October 18, 2022
It's happening folks. The red hot Phillies will be playing the Padres for a chance to represent the National League in the World Series later this month. Over the course of the season series, the Phillies beat San Diego in four of seven games, losing two out of three in May before winning three of four in June.
The Padres outpaced the Phillies for the five seed in the postseason but the two teams are as evenly matched as it gets and both are riding high after upset wins over two of the top contenders in the sport.
As we did with their first two series, let's compare these two NLDS foes on paper:
The Padres starting backstop is Austin Nola, Aaron's brother. He's a solid but not extraordinary catcher, and hit .251 this year. There's a chance San Diego's other catcher gets some looks in the series, and he's a friendly face to Philadelphia in Jorge Alfaro, a former top prospect. He is close to the same, bringing modest power and a .247 average.
The Phillies on the other hand have the BCIB (best catcher in baseball) in J.T. Realmuto, who many would agree has been the team MVP this season. His numbers, while also playing a mean defensive backstop are impressive: .276/.342/.478, 22 HR, 84 RBI, 21 SB. He also had the first inside the park homer in team postseason history against the Braves.
Petco Park is not known for allowing long balls, and it makes sense that the Padres bring with them a lack of power. The Phillies have proven this postseason they can score in a variety of ways and that will be good in a big ballpark where they'll need to get at least one win to advance in the series.
|Runs/gm||4.61 (5th in NL)||4.35 (8th)|
|Homers||205 (4th)||153 (12th)|
|Slugging||.422 (3rd)||.382 (11th)|
|20+ HR hitters||3*||1|
*Harper had 18 and missed 60 games due to injury
Manny Machado had 32 homers to pace the Padres with no other slugger hitting more than 18. They do hit a lot of doubles though, with Machado, Jurickson Profar, Jake Cronenworth and Ha-Seong Kim each mashing more than 29 of them. They also famously traded for superstar youngster Juan Soto, who has been struggling with the Padres since the move from Washington — but he can pummel the baseball when he's on his game.
Across the board the Phillies have a better batting lineup than the Padres, but situational hitting is what matters and San Diego has been good in key situations this season. They also draw a lot of walks.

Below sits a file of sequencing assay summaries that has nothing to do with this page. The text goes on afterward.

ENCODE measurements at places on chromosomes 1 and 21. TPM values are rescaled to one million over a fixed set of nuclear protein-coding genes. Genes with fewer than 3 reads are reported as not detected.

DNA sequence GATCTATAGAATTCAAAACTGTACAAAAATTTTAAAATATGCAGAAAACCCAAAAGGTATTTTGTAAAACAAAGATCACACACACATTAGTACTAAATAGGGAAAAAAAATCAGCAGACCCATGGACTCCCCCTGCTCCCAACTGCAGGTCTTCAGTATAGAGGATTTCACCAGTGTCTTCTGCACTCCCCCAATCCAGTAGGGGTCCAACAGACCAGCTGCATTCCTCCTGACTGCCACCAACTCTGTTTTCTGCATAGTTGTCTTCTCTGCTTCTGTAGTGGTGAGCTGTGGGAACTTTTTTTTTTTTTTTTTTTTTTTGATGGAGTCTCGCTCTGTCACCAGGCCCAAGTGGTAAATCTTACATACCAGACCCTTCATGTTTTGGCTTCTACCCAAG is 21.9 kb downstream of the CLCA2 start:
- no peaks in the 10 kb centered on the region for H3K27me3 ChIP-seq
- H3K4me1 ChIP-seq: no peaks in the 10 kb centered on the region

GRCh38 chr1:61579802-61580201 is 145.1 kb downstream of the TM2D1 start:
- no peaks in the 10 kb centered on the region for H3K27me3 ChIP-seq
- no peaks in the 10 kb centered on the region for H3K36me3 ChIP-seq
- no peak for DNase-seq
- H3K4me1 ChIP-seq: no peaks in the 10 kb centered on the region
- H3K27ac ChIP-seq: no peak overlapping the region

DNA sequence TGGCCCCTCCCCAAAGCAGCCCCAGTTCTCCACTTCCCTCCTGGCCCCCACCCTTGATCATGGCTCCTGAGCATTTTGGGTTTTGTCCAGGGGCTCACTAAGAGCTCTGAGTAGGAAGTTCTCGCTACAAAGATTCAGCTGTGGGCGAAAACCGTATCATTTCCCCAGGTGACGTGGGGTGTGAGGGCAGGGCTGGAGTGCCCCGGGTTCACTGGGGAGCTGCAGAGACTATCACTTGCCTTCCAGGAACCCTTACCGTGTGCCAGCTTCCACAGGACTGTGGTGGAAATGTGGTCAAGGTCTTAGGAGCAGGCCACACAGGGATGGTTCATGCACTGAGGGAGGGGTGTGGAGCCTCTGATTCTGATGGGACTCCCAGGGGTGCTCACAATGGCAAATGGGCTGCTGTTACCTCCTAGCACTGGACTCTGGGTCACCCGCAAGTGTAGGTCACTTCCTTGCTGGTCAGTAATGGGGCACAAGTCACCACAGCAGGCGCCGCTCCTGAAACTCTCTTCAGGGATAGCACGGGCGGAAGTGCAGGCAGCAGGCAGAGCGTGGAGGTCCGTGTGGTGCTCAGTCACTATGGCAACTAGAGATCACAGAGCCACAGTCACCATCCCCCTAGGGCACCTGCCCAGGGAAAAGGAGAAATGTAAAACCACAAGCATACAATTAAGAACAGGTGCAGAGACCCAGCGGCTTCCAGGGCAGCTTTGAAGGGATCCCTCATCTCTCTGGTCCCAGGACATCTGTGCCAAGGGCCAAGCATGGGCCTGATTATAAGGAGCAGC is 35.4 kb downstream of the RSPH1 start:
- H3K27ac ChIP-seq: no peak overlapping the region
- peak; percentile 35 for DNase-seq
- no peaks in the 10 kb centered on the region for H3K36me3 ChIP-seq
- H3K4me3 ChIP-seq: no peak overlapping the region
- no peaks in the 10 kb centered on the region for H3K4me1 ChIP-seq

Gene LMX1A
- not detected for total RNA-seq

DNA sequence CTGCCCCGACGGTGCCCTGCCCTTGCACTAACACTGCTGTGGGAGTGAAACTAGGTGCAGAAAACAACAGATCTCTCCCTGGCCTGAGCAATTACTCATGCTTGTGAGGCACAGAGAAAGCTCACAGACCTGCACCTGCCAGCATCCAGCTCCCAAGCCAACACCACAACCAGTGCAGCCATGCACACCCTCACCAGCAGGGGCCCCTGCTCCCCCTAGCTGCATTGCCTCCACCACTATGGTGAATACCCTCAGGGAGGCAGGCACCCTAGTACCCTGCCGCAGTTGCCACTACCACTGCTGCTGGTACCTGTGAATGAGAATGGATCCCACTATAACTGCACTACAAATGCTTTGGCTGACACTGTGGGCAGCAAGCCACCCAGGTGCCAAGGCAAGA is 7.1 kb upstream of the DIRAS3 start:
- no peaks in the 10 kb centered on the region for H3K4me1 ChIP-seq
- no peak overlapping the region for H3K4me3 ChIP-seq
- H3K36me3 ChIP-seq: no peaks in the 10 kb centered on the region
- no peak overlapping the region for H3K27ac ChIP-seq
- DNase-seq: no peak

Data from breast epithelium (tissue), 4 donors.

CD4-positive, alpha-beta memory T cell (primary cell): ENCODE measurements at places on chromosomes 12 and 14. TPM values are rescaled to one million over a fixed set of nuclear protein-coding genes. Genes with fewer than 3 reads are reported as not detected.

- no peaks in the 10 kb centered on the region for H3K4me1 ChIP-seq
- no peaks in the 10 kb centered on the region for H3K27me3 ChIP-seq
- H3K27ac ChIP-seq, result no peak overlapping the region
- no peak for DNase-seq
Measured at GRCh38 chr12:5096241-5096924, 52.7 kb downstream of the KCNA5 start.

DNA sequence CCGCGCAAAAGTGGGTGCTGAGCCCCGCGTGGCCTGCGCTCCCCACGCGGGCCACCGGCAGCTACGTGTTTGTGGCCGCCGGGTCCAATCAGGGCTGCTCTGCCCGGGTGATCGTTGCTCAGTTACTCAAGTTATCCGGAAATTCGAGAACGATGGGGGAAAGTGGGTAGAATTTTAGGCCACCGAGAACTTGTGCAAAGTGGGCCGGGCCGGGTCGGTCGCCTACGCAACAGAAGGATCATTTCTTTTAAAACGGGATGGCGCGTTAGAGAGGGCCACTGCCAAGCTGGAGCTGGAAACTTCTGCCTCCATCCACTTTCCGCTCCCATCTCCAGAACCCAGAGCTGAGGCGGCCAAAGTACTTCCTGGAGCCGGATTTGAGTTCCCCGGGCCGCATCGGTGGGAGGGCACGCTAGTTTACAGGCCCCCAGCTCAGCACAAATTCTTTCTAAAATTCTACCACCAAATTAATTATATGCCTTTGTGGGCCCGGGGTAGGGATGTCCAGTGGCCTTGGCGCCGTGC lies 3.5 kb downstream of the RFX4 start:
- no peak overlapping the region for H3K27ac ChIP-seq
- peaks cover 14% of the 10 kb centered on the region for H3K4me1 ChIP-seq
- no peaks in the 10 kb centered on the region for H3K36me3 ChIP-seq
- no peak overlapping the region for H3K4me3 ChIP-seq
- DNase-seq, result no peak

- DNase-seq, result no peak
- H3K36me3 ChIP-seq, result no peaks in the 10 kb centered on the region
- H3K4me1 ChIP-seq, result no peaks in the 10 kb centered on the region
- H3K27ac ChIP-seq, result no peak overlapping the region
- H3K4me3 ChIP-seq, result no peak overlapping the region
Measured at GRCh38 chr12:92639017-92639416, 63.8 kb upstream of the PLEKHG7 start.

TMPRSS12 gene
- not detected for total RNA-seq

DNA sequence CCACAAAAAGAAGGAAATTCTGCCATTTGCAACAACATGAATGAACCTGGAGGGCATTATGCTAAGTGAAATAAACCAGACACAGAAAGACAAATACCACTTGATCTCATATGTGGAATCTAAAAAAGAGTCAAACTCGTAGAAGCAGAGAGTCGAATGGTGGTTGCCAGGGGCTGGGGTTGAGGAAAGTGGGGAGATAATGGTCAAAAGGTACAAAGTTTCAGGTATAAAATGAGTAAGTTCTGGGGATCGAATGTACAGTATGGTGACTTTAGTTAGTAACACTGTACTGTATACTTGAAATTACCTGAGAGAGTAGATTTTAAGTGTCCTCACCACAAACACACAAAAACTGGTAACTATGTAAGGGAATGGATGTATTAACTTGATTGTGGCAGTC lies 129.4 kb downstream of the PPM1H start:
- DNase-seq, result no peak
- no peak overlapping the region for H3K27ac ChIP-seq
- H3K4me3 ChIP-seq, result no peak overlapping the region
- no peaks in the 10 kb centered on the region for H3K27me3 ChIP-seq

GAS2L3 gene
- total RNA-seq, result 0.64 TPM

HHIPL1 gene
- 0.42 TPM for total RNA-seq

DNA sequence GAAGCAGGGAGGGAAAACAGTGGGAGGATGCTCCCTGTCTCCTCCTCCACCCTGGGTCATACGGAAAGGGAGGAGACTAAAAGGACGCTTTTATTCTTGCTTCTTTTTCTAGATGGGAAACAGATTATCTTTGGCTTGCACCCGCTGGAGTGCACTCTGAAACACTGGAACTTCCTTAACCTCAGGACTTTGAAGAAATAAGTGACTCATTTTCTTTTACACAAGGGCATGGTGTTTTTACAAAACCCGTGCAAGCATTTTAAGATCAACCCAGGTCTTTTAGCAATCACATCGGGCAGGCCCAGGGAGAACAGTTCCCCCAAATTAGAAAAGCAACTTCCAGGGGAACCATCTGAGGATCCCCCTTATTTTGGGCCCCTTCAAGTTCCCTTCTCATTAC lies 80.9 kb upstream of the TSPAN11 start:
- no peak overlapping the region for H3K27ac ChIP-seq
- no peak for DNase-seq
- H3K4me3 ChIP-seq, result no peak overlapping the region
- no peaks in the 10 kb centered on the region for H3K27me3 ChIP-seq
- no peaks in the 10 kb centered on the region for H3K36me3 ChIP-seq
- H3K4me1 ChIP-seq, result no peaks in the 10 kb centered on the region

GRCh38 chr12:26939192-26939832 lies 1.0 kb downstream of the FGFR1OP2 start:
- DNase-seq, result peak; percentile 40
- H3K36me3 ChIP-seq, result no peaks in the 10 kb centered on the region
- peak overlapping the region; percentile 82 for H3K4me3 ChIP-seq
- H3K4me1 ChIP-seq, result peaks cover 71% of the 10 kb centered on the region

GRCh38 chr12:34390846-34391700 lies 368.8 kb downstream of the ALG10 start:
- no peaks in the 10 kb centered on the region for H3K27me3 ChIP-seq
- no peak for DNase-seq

|Batting avg.||.253 (3rd)||.241 (8th)|
|OBP||.317 (5th)||.318 (4th)|
|Walks||478 (9th)||574 (3rd)|
|Stolen bases||105 (3rd)||49 (14th)|
The Phillies have been a great base running team this season and they have a lot more speed than one might think. Interestingly, the Padres have stranded the most runners on base of any NL team this season. This could be a series decided by hitting with RISP.
|Game 1||Zack Wheeler|
12-7, 2.82 ERA
|Game 2||Aaron Nola|
11-13, 3.25 ERA
8-10, 3.38 ERA
|Game 3||Ranger Suárez|
10-7, 3.65 ERA
10-7, 2.93 ERA
|Game 4||Noah Syndergaard|
10-10, 3.94 ERA
7-7, 4.34 ERA
The Padres have better pitching depth, as their top three may be better than the Phils' top three, though Suarez has been an effective lefty this season. Syndergaard's start will likely look like the Phillies' series clincher vs. Atlanta that served as essentially a bullpen game. However, if the pen is not well-rested heading into Game 4 in Philadelphia on Saturday, there might be some issues and there could be a reason to tag Kyle Gibson to start.
As expected, the Phillies' bullpen is not as good as the Padres' bullpen.
|Bullpen ERA||4.27 (11th)||3.84 (5th)|
|Bullpen saves||42/60 (70%)||49/70 (69%)|
|Key relievers||David Robertson|
(6-5, 3.00 ERA)
(5.22 ERA, 36 saves)
Philly's pen has been a strength this postseason, particularly in the aforementioned bullpen game. There have been a few blemishes, but it's hard to complain about a bullpen that has helped a playoff contender to a 5-1 record so far in October.
The Padres have not gotten all that they wanted from All-Star Josh Hader, but he's been good in the playoffs and their pen has some depth. Pitching is the clear strength of the Padres and luckily, hitting good pitching has a strength for the Phillies.
Phillies manager Rob Thomson had an incredible first season as an MLB manager, as shown by his recent two-year extension that takes the "interim" tag off his job title. He also was one of the main reasons they won in the first two rounds of the postseason. He is experienced and seems like he has the team firing on all cylinders right now.
Bob Melvin is 15-19 in his 19 year postseason career. This is already shaping up to be the deepest run in his long managing career. He's got experience too. It's a wash.
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